Chapter Twenty-five, April 14,1865

The conversation was about whether they were going to Petersburg and what would happen to Parke’s corps if Lee’s surrender prompted a general peace. It was also about the terms of that surrender, which had been greeted hotly by both officers and men, a fact that made John believe the eastern army still understood very little about General Grant. They were arguing over it once more when a commotion started in the camp. The boy sent to investigate came back ashen, the blood totally drained from his face. John could just make out that the president had been at Ford’s Theatre the previous night, and his first thought was that it would scandalize his mother, Mr. Lincoln going to a play on Good Friday. That thought, though, was instantly erased by the rest of the news that had come by messenger and been delivered by this shaking boy—that the president had been shot in his box at Ford’s, that Secretary Seward had been stabbed in his bed, and that the president had lingered for a few hours, unconscious, and now he was dead.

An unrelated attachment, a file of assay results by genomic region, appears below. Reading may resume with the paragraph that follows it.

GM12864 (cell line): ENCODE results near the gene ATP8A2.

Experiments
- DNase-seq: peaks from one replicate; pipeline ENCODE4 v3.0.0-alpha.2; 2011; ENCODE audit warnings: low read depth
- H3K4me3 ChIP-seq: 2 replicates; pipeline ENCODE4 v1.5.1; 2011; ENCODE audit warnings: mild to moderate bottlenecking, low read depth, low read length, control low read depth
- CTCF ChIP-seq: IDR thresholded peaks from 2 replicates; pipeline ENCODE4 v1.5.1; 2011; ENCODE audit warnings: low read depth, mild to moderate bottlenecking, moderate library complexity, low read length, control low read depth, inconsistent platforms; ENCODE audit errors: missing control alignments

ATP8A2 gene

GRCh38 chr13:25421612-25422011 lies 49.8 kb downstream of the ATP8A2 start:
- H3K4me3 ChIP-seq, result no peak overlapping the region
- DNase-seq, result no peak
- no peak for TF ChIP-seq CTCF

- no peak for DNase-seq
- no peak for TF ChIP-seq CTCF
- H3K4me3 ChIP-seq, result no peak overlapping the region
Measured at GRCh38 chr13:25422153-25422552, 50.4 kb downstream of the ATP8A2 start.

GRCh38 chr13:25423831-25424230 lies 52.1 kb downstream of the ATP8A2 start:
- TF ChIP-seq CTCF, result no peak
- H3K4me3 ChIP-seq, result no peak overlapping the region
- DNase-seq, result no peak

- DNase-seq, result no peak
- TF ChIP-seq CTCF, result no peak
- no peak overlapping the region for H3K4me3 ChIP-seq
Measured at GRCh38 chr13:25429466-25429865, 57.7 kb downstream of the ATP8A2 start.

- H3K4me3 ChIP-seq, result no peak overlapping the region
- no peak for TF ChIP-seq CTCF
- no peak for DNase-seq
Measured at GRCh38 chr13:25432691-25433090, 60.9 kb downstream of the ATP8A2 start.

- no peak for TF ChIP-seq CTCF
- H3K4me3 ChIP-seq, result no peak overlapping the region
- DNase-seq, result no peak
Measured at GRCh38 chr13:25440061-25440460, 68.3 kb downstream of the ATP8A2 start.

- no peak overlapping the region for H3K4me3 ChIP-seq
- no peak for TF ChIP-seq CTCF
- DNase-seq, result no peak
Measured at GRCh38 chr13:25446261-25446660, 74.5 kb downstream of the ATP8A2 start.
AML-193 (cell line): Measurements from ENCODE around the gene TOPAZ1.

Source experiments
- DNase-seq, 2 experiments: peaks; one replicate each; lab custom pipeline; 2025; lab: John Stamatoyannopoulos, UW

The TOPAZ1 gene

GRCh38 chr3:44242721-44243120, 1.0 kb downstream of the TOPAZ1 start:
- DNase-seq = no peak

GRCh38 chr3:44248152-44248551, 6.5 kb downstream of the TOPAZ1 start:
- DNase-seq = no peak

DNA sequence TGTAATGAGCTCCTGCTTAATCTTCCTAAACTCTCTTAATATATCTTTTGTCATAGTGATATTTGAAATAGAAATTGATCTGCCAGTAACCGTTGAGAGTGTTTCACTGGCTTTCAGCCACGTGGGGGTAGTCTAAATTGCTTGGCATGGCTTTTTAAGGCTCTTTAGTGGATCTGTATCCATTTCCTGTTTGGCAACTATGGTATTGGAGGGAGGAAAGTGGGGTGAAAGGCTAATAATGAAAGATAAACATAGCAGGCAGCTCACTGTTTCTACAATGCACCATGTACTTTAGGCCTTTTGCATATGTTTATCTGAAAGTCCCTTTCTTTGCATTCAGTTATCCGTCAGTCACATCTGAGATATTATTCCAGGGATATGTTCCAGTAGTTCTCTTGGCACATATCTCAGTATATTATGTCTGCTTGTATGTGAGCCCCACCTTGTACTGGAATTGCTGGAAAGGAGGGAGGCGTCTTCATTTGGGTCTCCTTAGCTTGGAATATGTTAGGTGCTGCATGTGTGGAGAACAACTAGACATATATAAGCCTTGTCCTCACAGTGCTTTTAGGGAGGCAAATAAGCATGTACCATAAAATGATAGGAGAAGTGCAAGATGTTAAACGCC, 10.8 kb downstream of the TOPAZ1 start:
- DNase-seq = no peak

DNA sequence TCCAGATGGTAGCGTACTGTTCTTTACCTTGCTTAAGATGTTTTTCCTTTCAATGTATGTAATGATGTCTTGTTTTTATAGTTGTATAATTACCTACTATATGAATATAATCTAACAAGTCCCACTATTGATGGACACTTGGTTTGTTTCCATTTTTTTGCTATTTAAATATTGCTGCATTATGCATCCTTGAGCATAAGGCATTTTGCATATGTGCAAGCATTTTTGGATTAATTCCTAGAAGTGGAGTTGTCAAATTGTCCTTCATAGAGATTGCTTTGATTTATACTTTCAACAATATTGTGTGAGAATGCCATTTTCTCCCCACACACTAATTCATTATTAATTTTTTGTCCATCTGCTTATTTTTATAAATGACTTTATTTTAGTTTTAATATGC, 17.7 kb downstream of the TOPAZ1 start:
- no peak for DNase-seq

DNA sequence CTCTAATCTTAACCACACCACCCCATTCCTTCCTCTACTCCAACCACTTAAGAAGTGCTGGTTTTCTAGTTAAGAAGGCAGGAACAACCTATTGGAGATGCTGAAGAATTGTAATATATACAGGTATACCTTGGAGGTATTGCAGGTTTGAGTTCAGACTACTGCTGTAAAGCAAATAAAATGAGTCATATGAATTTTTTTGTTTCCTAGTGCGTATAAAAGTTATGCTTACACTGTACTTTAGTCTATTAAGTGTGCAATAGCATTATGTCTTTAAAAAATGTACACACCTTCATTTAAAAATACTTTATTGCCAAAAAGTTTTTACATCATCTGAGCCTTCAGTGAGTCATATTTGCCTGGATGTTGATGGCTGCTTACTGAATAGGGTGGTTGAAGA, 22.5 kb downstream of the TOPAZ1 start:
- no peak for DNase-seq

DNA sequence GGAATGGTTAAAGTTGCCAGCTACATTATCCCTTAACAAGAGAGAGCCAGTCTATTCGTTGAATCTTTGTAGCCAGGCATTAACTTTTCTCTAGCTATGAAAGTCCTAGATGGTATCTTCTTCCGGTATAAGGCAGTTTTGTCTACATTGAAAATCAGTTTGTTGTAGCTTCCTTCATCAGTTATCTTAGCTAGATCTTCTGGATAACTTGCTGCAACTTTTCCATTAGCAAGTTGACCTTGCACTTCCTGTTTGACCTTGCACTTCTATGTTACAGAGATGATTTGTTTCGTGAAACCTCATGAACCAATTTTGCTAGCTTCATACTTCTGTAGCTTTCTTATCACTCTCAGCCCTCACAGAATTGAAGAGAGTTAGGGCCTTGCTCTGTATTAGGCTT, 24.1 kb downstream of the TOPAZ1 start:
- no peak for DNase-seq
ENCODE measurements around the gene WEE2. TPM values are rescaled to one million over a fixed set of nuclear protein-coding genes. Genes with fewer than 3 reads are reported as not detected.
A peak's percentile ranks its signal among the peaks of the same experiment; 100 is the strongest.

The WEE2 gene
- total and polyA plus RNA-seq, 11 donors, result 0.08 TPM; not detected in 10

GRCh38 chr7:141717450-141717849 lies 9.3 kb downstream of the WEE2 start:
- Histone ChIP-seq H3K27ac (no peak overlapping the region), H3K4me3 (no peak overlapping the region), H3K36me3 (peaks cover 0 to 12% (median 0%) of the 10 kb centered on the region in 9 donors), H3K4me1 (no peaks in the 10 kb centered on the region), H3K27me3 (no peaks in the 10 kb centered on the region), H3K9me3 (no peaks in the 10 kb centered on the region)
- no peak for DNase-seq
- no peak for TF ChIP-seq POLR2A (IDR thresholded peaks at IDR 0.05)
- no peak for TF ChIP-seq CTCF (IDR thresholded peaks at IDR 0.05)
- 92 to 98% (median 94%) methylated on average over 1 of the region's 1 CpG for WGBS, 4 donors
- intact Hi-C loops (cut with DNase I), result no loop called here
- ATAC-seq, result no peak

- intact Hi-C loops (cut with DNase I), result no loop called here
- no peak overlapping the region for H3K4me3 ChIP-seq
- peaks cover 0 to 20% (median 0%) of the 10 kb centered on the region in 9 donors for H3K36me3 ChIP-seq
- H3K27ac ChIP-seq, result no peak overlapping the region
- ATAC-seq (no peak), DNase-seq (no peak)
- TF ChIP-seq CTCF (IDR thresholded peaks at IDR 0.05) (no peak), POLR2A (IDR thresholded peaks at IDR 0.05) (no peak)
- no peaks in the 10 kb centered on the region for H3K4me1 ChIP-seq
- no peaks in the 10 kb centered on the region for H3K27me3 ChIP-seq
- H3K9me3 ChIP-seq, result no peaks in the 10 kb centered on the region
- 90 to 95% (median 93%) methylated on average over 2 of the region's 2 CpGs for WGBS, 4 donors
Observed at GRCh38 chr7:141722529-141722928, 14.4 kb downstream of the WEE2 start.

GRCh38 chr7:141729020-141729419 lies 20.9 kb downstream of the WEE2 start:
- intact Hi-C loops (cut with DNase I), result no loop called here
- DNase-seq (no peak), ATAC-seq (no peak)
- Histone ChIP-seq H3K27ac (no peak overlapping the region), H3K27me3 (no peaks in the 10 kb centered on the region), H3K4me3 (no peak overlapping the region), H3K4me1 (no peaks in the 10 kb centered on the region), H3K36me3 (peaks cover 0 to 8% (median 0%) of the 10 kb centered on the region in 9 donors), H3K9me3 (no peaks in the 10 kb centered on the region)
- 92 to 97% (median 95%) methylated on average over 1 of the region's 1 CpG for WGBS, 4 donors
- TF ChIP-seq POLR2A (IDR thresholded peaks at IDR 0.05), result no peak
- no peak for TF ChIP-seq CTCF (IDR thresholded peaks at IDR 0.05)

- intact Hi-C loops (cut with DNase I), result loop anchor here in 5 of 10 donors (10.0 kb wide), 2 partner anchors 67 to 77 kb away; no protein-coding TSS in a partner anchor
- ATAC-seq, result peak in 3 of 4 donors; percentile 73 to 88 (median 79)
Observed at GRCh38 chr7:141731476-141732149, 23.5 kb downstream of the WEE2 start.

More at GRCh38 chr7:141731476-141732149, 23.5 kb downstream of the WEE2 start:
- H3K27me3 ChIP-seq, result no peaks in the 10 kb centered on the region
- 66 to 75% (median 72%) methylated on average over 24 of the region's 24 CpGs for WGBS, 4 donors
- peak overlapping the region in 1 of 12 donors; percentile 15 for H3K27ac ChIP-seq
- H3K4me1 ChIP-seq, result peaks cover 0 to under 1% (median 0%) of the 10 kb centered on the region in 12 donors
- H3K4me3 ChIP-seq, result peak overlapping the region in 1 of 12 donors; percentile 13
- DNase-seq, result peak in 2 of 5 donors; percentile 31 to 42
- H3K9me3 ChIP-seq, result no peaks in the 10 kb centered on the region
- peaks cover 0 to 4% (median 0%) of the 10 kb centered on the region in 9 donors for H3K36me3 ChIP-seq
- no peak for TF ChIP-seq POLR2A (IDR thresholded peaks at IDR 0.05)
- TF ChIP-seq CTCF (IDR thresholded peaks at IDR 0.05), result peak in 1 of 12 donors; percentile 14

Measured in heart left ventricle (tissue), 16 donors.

It was a horrible moment. John could not have imagined one more horrible. Some men were stunned into quiet. Some ran out to look for the messenger themselves. One man stood in the middle of the barn, his arms crossed over his forehead and his mouth fixed in a silent scream. Others swore and threw things and cried. John knew how frightened and suddenly rudderless they felt, for it was how he felt as well. He sat on an empty barrel, striking it methodically with his heels. Then, downing a drink that a man offered him, he went out to the stricken camp. He wandered aimlessly in the muddy dark, and he couldn’t push it out of his mind how much the president’s words had always been at hand, printed in the papers and ready for debate. It had made him a real presence, someone to talk to, and John realized just how much he’d relied on that private dialogue to help him think. He was reflecting still on the words of the recent inaugural—moved certainly, but mostly perplexed by their troubled darkness. He needed more words from Mr. Lincoln if he was ever truly to understand what he’d meant. And now he wouldn’t have them. They were gone.


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